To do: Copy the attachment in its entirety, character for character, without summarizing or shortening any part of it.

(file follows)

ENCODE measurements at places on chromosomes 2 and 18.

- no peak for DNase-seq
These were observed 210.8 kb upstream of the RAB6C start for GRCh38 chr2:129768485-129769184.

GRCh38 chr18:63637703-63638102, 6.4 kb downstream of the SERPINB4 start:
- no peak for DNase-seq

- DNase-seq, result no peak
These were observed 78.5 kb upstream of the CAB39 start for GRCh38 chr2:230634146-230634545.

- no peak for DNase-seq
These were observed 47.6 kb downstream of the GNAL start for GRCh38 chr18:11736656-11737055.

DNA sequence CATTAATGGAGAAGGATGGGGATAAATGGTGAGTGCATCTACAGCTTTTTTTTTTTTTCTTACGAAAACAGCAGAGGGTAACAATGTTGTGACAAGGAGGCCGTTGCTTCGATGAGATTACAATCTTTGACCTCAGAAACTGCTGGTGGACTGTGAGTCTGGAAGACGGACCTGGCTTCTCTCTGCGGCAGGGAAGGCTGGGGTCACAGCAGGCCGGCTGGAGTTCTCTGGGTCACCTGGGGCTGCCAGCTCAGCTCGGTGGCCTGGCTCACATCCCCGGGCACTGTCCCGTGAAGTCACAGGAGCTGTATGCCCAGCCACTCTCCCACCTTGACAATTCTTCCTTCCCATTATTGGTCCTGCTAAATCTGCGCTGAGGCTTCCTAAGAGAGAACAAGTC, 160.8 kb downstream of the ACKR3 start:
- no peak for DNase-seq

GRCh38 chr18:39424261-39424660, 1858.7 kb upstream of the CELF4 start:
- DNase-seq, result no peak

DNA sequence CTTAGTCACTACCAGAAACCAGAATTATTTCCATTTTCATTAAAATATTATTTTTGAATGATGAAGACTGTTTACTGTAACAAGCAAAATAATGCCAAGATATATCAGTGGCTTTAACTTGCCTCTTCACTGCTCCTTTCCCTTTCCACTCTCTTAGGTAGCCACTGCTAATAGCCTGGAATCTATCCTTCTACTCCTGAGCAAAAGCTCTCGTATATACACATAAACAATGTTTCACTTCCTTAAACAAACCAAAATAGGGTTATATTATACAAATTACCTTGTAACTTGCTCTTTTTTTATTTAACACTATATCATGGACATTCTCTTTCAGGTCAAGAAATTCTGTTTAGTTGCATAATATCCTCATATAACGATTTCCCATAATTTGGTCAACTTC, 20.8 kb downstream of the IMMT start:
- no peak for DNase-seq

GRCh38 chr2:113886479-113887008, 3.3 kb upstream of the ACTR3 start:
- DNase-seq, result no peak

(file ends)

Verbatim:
ENCODE measurements at places on chromosomes 2 and 18.

- no peak for DNase-seq
These were observed 210.8 kb upstream of the RAB6C start for GRCh38 chr2:129768485-129769184.

GRCh38 chr18:63637703-63638102, 6.4 kb downstream of the SERPINB4 start:
- no peak for DNase-seq

- DNase-seq, result no peak
These were observed 78.5 kb upstream of the CAB39 start for GRCh38 chr2:230634146-230634545.

- no peak for DNase-seq
These were observed 47.6 kb downstream of the GNAL start for GRCh38 chr18:11736656-11737055.

DNA sequence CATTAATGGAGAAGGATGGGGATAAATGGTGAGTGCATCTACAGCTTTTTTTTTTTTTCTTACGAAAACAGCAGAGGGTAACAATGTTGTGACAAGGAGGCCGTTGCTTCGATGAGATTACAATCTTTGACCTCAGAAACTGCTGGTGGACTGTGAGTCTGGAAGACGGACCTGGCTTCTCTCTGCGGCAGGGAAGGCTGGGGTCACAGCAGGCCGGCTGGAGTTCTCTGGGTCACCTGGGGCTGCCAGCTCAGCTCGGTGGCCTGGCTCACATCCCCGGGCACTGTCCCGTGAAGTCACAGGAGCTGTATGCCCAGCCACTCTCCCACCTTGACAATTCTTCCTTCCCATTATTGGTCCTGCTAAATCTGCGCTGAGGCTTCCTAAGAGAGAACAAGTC, 160.8 kb downstream of the ACKR3 start:
- no peak for DNase-seq

GRCh38 chr18:39424261-39424660, 1858.7 kb upstream of the CELF4 start:
- DNase-seq, result no peak

DNA sequence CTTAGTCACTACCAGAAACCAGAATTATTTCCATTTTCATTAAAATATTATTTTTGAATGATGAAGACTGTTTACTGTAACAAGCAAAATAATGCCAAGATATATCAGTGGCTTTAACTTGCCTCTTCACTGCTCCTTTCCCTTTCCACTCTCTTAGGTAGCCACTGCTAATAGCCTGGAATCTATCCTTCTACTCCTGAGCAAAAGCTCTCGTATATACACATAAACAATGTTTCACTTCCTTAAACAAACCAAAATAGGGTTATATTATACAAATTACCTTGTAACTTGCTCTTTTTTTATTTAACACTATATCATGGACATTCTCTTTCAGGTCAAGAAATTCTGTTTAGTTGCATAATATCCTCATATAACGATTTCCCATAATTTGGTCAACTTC, 20.8 kb downstream of the IMMT start:
- no peak for DNase-seq

GRCh38 chr2:113886479-113887008, 3.3 kb upstream of the ACTR3 start:
- DNase-seq, result no peak